Maggie: Yeah, I mean, that's something that I think it's actually gotten quite a bit, there's been quite a few people talking about that recently. And, I mean, that's something that I see every day. And the rule of law discussion is the thing that always comes up when there's protesters taking to the streets, or the fields or the lands or the bush to prevent developments from going up.

And then there's this criticism, well, people have to abide by the rule of law and you can't be out with social unrest in the streets, to which I say there's a couple of responses to that. One of which being out in the streets or in the bush or blocking, putting yourself in the front lines is not usually the first line of defence for Indigenous people or anyone. It's the line of defence that you have when you don't have any other recourse.

And the reason why there's no other recourse is because the systems are broken. And Canada, the provinces, whoever, they're not living up to the laws that the Supreme Court has set down that even those modest protections that the Supreme Court has set out to sort of backstop the erosion of Indigenous rights and the erosion of sovereignty and jurisdiction on the land. Those are not being respected in really fundamental ways. And because of that, then people are taking to the streets.

What we are doing is we're granting injunctions to remove people from lands so corporations can continue to pursue their corporate aims, and we're not holding states and provinces governed by federal government to account to abide by the protections that the Supreme Court has said that Indigenous people and Indigenous rights should have.

And so, because of the operation of the way that power works, the federal and provincial governments can push and push and push. And then we end up in a situation where we do have conflict, physical conflict. And for whatever reason, once it gets down to the injunction, they’re always talking about the rule of law and applying that as against professors and not talking about how the states need to be living up to that as well.

Brad: So, what would it mean for the government to respect the rule of law when it comes to Indigenous peoples?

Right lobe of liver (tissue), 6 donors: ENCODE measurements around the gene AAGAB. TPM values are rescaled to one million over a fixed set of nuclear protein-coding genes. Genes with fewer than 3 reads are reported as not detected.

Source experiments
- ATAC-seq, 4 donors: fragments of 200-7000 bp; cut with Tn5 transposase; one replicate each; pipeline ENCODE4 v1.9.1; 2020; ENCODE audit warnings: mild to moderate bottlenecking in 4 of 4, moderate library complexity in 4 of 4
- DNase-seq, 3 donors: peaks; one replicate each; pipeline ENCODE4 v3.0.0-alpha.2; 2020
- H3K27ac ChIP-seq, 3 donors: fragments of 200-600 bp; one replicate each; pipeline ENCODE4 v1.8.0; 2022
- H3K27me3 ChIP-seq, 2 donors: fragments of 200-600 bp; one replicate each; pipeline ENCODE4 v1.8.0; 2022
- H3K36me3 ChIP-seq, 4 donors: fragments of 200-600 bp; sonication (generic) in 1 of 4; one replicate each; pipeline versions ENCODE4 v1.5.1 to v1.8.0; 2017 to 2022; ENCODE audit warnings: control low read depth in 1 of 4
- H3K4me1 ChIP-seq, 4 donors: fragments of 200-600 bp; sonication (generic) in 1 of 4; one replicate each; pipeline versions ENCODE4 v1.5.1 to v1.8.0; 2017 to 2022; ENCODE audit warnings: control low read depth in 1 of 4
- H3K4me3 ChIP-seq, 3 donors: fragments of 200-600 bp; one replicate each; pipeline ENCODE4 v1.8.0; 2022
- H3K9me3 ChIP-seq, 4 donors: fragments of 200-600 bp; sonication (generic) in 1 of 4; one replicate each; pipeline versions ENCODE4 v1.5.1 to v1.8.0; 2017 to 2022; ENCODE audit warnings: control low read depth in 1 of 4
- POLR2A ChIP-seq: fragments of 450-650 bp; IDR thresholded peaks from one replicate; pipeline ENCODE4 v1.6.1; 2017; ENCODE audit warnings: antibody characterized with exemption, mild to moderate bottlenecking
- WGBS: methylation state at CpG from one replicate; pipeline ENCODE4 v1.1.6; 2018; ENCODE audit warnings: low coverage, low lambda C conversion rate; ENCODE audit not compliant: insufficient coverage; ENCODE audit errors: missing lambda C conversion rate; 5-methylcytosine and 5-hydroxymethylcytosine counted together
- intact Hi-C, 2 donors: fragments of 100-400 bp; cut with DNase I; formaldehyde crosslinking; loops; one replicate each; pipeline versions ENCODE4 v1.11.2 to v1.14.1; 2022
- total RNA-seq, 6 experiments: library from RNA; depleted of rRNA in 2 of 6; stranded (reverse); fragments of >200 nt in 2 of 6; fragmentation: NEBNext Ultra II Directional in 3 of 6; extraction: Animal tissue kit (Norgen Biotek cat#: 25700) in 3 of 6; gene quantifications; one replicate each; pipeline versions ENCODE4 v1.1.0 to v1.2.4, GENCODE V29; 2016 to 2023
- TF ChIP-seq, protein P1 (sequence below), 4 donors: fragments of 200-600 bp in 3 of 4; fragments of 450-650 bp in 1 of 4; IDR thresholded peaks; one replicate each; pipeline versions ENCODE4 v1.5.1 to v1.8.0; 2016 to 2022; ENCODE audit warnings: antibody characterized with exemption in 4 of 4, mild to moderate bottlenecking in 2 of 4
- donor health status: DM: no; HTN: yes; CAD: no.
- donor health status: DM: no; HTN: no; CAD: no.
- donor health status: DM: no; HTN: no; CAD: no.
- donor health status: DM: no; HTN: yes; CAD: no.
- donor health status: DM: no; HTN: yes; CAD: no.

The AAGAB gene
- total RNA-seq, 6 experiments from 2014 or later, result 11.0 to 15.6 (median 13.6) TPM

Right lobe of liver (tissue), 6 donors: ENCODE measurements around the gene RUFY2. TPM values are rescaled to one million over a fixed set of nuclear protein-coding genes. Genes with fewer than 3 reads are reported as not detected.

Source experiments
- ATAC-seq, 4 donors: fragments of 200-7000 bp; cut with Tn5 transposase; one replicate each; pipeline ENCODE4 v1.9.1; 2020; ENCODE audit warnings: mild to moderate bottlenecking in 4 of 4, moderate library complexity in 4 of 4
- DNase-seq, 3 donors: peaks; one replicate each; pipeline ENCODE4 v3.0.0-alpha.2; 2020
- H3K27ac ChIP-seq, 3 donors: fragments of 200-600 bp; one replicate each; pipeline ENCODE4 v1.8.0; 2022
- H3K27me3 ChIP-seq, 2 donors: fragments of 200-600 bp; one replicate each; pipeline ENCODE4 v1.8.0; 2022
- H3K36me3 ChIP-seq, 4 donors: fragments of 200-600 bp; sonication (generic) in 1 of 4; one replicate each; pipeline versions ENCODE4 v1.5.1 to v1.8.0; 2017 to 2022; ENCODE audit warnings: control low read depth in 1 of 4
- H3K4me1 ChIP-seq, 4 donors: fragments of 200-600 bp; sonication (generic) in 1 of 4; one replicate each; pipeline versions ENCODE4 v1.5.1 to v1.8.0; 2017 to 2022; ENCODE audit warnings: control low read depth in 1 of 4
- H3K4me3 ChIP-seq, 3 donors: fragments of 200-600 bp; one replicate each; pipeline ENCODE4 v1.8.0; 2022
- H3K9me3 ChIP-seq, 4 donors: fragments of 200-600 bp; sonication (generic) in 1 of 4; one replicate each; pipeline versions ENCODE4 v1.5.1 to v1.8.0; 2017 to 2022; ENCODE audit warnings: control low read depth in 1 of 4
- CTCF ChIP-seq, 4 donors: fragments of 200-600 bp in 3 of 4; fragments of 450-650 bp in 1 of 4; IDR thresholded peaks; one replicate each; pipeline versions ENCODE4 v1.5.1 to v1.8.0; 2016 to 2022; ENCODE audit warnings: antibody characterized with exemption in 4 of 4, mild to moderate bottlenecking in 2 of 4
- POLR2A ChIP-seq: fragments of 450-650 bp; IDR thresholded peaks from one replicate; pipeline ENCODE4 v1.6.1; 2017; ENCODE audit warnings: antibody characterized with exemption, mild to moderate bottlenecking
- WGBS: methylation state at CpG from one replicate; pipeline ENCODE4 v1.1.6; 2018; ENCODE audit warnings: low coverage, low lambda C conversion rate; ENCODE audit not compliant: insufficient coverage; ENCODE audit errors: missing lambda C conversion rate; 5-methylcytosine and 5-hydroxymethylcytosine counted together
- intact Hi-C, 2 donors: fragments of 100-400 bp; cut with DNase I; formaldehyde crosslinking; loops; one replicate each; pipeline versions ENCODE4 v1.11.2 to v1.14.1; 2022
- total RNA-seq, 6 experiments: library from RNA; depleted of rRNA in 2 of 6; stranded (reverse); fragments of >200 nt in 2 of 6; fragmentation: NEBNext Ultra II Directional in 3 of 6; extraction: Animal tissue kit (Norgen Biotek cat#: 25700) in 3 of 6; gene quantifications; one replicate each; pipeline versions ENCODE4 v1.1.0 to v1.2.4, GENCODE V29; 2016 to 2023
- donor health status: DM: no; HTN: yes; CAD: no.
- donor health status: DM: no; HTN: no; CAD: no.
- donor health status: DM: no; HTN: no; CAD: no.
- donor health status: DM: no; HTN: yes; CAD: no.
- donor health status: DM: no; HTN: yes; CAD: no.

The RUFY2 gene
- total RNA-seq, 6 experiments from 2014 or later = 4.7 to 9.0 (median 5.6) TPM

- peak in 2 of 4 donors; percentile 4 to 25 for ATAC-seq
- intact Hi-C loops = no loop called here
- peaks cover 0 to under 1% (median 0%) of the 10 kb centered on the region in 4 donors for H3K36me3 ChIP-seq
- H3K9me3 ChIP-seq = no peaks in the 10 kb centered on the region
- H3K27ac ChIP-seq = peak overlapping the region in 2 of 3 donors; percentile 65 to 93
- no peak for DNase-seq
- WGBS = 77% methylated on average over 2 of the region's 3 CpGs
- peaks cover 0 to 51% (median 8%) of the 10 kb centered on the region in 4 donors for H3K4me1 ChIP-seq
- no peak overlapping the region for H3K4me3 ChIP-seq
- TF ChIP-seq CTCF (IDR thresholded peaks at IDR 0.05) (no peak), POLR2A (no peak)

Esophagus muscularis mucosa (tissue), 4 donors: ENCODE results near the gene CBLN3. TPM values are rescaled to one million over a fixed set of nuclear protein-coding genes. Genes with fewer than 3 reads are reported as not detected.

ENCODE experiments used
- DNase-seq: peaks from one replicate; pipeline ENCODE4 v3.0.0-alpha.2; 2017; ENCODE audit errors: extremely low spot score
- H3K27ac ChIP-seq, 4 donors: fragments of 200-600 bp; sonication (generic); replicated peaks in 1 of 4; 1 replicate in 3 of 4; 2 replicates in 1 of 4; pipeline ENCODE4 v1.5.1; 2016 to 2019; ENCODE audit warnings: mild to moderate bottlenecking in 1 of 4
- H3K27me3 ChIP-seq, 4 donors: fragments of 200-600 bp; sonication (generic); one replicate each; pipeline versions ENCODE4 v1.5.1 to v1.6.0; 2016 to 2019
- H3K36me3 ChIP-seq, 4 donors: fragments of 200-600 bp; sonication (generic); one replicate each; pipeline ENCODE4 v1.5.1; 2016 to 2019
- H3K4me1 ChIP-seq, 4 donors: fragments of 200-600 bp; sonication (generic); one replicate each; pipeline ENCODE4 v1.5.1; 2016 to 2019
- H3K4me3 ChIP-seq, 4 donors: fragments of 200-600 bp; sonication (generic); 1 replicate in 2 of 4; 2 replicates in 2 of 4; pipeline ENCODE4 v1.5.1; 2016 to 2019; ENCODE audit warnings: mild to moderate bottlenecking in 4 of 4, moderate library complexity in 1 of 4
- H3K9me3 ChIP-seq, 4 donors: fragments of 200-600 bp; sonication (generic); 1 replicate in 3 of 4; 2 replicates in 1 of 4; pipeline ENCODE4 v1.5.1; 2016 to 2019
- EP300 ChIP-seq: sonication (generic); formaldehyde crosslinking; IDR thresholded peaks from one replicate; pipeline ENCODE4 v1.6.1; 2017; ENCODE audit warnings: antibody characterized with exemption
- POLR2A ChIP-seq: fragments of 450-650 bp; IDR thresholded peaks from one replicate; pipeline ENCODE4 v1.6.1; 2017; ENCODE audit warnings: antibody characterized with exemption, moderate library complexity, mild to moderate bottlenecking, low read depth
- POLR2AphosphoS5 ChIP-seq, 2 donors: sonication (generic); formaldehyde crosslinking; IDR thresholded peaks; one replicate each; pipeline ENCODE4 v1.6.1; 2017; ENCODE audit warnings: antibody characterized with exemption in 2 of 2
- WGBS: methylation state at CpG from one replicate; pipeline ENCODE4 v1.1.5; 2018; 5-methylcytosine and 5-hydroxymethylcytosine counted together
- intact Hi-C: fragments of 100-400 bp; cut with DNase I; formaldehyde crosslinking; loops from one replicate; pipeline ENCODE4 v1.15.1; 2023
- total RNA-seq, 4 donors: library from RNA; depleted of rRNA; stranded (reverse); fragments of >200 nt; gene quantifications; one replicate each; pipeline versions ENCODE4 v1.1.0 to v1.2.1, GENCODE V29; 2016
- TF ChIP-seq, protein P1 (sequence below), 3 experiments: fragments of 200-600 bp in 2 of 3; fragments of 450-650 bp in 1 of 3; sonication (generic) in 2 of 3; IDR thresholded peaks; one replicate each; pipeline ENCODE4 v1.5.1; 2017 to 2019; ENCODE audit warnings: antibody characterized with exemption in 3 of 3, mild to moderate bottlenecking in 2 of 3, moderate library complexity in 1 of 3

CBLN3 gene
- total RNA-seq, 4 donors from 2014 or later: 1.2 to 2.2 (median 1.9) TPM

Maggie: Well, one thing I think that they do, and I don't actually work too much in the resource development sphere anymore, but certainly, when I was doing it, and seeing what I see from my colleagues and whatever, is that the Crown tends to risk manage their consultation and accommodation processes. So, they'll push and assist proponents, but they make space for proponents and proponents will go far.

Their consultation will not be closely managed or won't be sufficient, or it won't respect what Indigenous nations want out of the process. They'll risk manage it in a way by sort of, I think just saying to themselves, well, how likely is it that there would be – I mean, I don't know that this is what happens, this is what I imagine happens, is how likely that this particular project is going to result in conflict, how likely is it that this particular First Nation is going to sort of take to the streets, or take us to the court, or whatever and manage it that way.

And as opposed to actually just kind of fulfilling their obligations in the first place without it being a risk management project on the part of the government. And I think I see that in lots of different spheres across the country in terms of just not a priority deciding you're going to live up to your obligations, but deciding you're going to live up to your obligations when there's a risk of litigation or risk of conflict.

Brad:   I got one more question for you. You've been you've been trained as a lawyer, you've gone through the Western system of training lawyers, you're working as a lawyer. What’s driving you? What do you want to see happen in the future?

Maggie: I have a great answer for this, which is actually a quotation from one of my summer students, who comes from one of the communities we work with. It’s so great. She said, “I didn't go to law school, because I love the law. I go to law school because I hate injustice.” And that's really stuck with me and she just said that to me over the winter time.

What is the endgame? I don't know. What drives me is the desire for justice and I don't know where that takes me because I'm not, unfortunately, confident that I'll see it within this lifetime. But I think trying my best to make some system somewhere more just as we move along, is, to me sort of the best that I can hope for.

The other thing that I have been really focused on, particularly in the past few years is trying to mentor Indigenous people to become lawyers to work within their communities and fight for their communities in a way that takes the lead from communities as opposed to leading them along. So, thinking about practicing law differently in a society where we have First Nations that are really dependent on lawyers to vindicate their rights all the time. So, I don't know if that answers your question, but there it is.

Brad: So that's an awesome answer. Maggie, I want to thank you for taking the time to speak with me. I want to thank you for your wisdom, your insight, your honesty. Miigwich.

Maggie: Miigwich. Thank you so much.

Brad: Welcome to the podcast, David. Thanks for joining us here today.

Dave: Nice to be here, Brad. Appreciate the opportunity to speak with you.

Brad: So, Dave, can you tell us how did you come to do the kind of work that you do? What drew you to work in land claims and treaties?